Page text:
The James Bond movie that will serve to follow up “Quantum of Solace” is going to break the current record for most product placement spending. Reportedly, a hefty 45 million dollars of the overall budget will come courtesy of businesses wanting to brand their products behind and to the side of Daniel Craig. You may think that product placement to finance a movie is a fairly recent endeavor, but you would be wrong.
As far as any historian has so far discovered, the very first film to sell product placement rights in exchange for money sunk into a disappearing budget was a lesser Marx Brothers effort titled “Love Happy.” This movie represented the end of the movie careers of the Marxes as a brother team. So bad was it that Groucho Marx routinely ignored it and cited its predecessor “A Night in Casablanca” as the last movie the brothers ever made. A chase scene across the roofs of urban buildings is a centerpiece of “Love Happy” and if you know anything about movies made in the 1940s, you know that high buildings back then often featured enormous neon signs advertising cigarettes or some other product. With money running low and still more film to be shot, the producers came up with the grand idea of selling advertising space on those neon signs to raise funds to complete their movie. “Love Happy” is mostly famous for being one of the first movies to give Marilyn Monroe a featured part, but in fact it should be rightly noted as one of the most important films in Hollywood history.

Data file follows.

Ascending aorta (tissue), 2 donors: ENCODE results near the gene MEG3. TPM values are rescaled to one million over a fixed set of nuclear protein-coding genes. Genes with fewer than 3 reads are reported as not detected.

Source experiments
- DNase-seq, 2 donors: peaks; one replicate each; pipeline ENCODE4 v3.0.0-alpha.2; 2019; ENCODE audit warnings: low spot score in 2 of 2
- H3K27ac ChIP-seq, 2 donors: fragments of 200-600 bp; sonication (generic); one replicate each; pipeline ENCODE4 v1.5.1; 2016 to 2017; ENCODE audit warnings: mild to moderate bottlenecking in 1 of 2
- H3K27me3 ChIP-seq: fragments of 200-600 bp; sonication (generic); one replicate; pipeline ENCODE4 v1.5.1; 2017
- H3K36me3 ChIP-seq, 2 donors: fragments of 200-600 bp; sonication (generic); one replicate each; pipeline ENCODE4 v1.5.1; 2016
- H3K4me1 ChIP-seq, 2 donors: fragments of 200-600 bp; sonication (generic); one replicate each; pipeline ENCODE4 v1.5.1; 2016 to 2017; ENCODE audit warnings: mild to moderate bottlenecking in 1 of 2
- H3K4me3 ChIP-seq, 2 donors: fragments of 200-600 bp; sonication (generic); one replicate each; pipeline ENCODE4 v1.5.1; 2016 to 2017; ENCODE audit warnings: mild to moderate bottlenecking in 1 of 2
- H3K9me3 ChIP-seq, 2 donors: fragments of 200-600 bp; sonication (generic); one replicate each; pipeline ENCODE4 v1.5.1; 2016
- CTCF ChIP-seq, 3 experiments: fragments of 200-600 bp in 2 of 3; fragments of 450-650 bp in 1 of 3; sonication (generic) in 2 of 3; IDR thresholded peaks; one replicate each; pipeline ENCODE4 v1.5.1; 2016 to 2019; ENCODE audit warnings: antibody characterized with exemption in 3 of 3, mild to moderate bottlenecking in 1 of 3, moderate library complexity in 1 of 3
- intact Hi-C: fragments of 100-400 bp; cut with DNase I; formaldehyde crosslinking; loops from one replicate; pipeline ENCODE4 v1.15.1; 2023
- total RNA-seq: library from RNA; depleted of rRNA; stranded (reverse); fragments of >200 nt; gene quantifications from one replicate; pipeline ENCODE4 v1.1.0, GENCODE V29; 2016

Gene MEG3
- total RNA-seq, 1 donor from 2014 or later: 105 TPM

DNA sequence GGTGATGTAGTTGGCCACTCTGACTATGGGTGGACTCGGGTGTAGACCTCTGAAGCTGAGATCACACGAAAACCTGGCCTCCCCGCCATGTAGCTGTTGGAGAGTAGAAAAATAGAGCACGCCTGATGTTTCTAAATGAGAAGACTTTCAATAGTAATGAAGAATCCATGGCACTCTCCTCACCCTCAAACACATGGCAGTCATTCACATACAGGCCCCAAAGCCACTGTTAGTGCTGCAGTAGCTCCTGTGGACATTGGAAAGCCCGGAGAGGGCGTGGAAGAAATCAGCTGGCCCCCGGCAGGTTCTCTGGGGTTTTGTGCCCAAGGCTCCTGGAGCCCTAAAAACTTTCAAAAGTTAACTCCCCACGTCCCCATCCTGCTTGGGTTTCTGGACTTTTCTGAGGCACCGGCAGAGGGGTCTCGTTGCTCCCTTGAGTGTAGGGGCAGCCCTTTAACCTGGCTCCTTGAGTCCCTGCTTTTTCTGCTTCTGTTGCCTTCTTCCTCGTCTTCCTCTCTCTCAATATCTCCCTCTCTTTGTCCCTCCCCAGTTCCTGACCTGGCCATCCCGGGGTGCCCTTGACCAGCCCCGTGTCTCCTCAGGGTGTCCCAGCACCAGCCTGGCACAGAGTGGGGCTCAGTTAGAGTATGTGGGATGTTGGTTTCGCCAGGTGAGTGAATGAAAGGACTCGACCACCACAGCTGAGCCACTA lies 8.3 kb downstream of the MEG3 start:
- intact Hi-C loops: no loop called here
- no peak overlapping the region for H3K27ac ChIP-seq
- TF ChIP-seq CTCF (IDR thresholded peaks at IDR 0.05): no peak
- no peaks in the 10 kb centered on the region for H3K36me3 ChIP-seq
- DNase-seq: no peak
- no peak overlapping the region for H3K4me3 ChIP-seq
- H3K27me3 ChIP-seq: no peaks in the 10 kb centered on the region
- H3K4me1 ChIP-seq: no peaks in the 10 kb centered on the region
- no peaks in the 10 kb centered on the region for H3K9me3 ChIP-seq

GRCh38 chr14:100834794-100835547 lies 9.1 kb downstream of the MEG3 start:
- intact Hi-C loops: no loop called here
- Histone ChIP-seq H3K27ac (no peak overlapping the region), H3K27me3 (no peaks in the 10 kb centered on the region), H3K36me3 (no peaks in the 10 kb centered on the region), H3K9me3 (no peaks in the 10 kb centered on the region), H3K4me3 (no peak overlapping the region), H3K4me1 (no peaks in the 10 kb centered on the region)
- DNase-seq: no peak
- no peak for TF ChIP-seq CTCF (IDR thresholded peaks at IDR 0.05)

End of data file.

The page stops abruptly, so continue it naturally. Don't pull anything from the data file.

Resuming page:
The next James Bond movie is going to look significantly different from a latter day Marx Brothers farce, but the tie that binds is undeniable. Oh sure, there had been cases of product placement in movies going back as least as far as the first movie to win the Oscar for Best Picture: “Wings.” The product was a Hershey bar. Other examples of what was probably product placement go back to the heyday of silent movies. What sets “Love Happy” apart is that it appears to be the first case of showcasing products in scenes merely for the purposes of advertisement in exchange for financial fluidity. The next James Bond movie is simply “Love Happy” times 1,999.
That Bond movie is going to set a new record, so there must be an existing record already in place. Care to know what it was? “Minority Report.” Steven Spielberg’s increasingly less futuristic movie banked about 20 million by selling advertising slots. The one thing you can say about “Minority Report” is that this advertising was integrated into the plot in a way that was more creative than the typical kind of 3D shoving of the brand name product directly at the camera.
Bond movies have been using product placement for some time and, truthfully, the placement is about as subtle as a commercial for a used car lot airing around 2:35 in the morning. It would be nice to kiss off product placement forever, but that is hardly realistic. The next best thing would be to hope that filmmakers lean a little more closely to the “Minority Report” method than the James Bond method.